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Bechamel, Because Delicious Is Simple is delicious

November 8, 2016 | Frank Bonanno


(*Right at the outset, I’d like to apologize to my wife, my sons, the estate of Norman Rockwell, any photographers, expert illustrators, amateur illustrators, and anyone else I may have offended in the Paint-botched image above, which I love regardless of my poor computer skills* fb)

At the beginning of the month, I came home to something from a Norman Rockwell painting. Jacqueline, still in heels from work, apron, pearls, the works–cooking pot pie. This was a vision of Rockwell firmly rooted in this century, though, with our sons nearby, plugged in and studying, Twenty One Pilots blasting, and a box of wine on the counter (yes, boxed, it was a Monday). Jacqueline was working on a chicken pot pie recipe  she picked up from the New York Times by Julia Moskin.  How great is that? I mean, chicken pot pie? Temperatures are finally dipping, and to me pot pie speaks of comfort on every level. Maybe the deliciousness comes from that first taste of childhood independence: being allowed to heat an oven, sticking a round iceberg inside and setting a timer, peeling foil back to unevenly cooked crust and dangerously bubbly peas, and I could eat the whole meal right out of the pan. Alone. In front of the tv!

Here now was pot pie in with the home of my adulthood, full of warmth and music and aroma, and thanks to the Times. The sauce in Moskin’s iteration was deeply flavorful, but in the article she disparages those seventies cream sauces, and in that I disagree. Yes, that blistering canned pea and white sauce falls well short by today’s standards, but a nicely executed bechamel–so easy, so flavorful–is a classic. They’re called mother sauces for good reason. They’re timeless. Simple. They work with modern cuisine in the same ways they worked for our grandparents and their grandparents–because you can spin them a multitude of ways, flavor them to lean toward your own palate, seize a basic set of ingredients and alter it just so–enhance it, own it–to impart depths of flavor on less expensive cuts of meat and fish, ordinary pasta, or simple vegetables just beyond their prime.

Even the NYT recipe relied on a variation of one of the mother sauces, a velouté, and I really did love that dish and everything about it, but Jacqueline? She felt for the amount of work that went into dinner it should have been spectacular. For us, in our own home anyway, at this point in our lives and careers, and with our children, spectacular often means simple.

So I’m going to share a simple recipe for pot pie, and it all starts with the béchamel which you will easily master, and can later use for, oh, I don’t know–macaroni and cheese (at the bottom of this page), Mornay (which makes a delicious creamed spinach–also at the bottom of this page), Thanksgiving gravy, grilled Halibut, any creamy soup base . . .

First, the Béchamel:


  • ½ onion, diced
  • Stick butter (½ cup)
  • Cup flour
  • 8 sprigs fresh thyme
  • 1 qt whole milk
  • ½ teaspoon nutmeg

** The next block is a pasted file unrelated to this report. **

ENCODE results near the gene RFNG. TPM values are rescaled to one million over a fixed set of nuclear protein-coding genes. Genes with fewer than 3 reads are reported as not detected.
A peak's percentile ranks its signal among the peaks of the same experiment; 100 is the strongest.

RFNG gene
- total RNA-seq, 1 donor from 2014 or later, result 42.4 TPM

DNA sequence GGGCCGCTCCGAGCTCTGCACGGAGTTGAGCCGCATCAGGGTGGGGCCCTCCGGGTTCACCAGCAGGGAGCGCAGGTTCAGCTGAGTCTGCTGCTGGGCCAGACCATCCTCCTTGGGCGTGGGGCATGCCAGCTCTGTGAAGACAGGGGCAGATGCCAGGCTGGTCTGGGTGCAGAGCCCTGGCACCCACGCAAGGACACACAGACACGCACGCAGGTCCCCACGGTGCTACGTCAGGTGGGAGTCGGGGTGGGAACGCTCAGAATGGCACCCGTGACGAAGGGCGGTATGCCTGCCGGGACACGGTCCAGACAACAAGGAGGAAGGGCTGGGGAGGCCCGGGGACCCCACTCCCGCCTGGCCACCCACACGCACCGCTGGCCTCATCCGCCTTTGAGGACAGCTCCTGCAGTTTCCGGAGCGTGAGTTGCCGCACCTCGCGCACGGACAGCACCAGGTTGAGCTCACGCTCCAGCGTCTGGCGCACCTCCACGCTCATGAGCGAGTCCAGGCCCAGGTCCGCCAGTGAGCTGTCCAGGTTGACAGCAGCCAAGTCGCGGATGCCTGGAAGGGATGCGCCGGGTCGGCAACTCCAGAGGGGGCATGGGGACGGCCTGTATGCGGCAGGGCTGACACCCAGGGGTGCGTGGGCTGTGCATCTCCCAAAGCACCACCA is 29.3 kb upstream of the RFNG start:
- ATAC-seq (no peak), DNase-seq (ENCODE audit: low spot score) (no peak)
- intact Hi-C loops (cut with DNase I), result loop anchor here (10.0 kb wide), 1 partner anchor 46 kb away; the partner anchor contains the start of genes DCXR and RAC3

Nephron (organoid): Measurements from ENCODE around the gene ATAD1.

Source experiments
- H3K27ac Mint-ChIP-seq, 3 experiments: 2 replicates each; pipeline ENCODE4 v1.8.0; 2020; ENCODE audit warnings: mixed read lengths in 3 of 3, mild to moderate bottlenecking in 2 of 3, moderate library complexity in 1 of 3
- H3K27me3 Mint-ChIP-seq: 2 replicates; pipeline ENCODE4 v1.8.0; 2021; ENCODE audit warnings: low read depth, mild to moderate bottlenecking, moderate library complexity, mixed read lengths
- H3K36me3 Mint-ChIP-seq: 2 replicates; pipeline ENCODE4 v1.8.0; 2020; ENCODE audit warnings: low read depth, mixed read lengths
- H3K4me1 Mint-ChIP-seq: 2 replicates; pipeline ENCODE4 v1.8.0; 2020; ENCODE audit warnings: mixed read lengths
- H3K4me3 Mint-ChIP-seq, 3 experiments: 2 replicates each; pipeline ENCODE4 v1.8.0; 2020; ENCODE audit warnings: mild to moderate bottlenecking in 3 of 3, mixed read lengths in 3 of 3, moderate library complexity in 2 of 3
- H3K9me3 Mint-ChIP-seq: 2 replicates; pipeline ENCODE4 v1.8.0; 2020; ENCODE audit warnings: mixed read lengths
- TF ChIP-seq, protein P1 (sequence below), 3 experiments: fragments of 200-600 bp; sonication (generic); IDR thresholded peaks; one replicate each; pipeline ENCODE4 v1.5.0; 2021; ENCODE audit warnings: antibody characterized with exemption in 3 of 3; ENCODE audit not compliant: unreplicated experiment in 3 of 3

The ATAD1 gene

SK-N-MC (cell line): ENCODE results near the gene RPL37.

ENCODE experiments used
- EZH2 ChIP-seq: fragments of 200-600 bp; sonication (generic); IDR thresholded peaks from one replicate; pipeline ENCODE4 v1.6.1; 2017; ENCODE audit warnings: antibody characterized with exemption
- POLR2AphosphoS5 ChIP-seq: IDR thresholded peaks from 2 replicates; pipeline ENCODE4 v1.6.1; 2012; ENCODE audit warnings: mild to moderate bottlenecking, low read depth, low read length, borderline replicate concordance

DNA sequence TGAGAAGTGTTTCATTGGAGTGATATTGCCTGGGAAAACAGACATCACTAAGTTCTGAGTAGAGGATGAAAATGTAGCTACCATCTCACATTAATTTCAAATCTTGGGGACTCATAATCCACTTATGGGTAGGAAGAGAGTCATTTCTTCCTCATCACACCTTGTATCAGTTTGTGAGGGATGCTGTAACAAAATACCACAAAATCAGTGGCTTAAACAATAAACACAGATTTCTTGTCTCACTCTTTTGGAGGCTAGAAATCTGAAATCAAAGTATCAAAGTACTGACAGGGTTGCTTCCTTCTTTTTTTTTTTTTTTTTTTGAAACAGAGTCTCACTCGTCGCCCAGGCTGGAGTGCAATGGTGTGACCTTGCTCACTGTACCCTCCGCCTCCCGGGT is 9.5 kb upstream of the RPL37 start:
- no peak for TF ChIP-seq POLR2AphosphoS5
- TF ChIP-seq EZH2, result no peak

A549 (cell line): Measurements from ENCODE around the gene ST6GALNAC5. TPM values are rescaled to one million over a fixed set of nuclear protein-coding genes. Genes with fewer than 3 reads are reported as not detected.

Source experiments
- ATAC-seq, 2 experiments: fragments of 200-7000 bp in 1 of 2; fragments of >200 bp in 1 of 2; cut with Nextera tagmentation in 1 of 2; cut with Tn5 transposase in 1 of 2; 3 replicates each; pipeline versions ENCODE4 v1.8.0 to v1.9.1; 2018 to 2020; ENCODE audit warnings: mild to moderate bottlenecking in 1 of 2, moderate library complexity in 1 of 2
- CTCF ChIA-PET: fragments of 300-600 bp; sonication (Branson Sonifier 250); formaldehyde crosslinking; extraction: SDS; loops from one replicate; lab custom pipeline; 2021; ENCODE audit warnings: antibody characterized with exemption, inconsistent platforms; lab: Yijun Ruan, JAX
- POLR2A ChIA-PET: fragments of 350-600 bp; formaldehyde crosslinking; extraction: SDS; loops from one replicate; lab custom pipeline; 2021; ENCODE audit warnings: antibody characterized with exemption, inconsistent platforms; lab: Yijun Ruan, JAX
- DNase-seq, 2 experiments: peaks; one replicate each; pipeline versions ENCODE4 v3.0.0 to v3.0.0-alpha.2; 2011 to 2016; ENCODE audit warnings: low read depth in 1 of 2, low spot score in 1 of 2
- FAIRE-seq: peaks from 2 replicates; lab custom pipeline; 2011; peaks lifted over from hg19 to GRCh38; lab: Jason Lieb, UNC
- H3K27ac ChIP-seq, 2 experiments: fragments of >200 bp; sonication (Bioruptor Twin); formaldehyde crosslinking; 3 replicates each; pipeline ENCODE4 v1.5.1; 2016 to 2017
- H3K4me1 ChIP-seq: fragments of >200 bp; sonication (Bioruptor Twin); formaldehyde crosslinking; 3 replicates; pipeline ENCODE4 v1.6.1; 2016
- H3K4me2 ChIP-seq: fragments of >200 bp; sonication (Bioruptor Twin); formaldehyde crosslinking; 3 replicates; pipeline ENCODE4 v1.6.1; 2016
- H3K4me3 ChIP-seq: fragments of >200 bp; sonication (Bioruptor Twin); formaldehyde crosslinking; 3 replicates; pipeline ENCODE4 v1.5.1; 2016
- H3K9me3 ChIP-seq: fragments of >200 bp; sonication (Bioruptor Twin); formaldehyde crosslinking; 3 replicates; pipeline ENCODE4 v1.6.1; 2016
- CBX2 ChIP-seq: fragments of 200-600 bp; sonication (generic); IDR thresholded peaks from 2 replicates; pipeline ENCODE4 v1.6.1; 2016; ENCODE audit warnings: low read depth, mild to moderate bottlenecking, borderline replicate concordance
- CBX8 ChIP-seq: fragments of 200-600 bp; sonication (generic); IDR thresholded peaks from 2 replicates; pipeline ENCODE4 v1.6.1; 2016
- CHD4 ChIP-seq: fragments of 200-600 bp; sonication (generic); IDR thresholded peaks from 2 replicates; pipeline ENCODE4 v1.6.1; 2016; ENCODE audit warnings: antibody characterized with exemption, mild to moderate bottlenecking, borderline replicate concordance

• ½ tablespoon salt
  • ½ tablespoon white pepper


Salt is essential here, because milk is a salt eater and blandifier.

A lot of online require the milk to be warmed. That’s a fallacy. If you start with cool milk, as it warms it has time to absorb the flour and take on the flavors of the onion and thyme


  1. Melt the butter over medium heat
  2. Add onions and thyme to melted butter; cook roughly four minutes, until the onions become translucent
  3. Stir in the flour with rubber spat; cook two minutes stirring constantly (so as not to burn the bottom of the pan), or just until flour is incorporated. Do not let it brown.
  4. Add the cold milk.
  5. Stir constantly for the next four minutes; mixture will start to thicken slightly
  6. Place pot in makeshift double boiler, continue cooking on very low heat another 20 minutes, stirring occasionally. Season with salt & white pepper, nutmeg
  7. When smooth, creamy and thickened, strain through a fine mesh sieve. Use immediately, or wrap tightly with a plastic wrap that actually touches the sauce—to prevent a skin from forming. Will last up to 1 week refrigerated

You can find a good pie crust here.

Pot Pie Filling: This is going to be way too easy, it is absolutely cheating, and I feel like Sandra Lee even taking this approach, but it really is what I’d do if I were making pot pie at home.


  1. Buy one of those roasted chickens and a bag of frozen mixed vegetables at the grocery store.
  2. Line a 9″ pie pan with half your crust, pull all meat from that chicken and put it on top of the crust. Toss on the frozen vegetables. Pour the béchamel over the top. I’m not providing quantities here, or specific vegetables, because you know what and how much you like better than I do–just make yourself a substantive, creamy filled up crust.
  3. Top it with the other half of the pie crust dough, slit with steaming vents, and bake per the crust instructions.
  4. Remove, serve, enjoy!


Béchamel is the first part of a Mornay recipe, which is how creamed spinach is made, so:


  1. Stir 2 cups of Swiss cheese into the béchamel and continue stirring over a low flame until the sauce is nicely melted.

Creamed Spinach

  1. Add two pounds of wilted spinach to your Mornay sauce

Mac & Cheese


  • 2 cups sharp cheddar
  • 2 cups béchamel
  • ½ lb cooked elbow noodles


  1. Stir the sharp cheddar into the warm béchamel until it’s melted.
  2. Add ½ lb cooked elbow noodles. Serve or eat right out of the pot.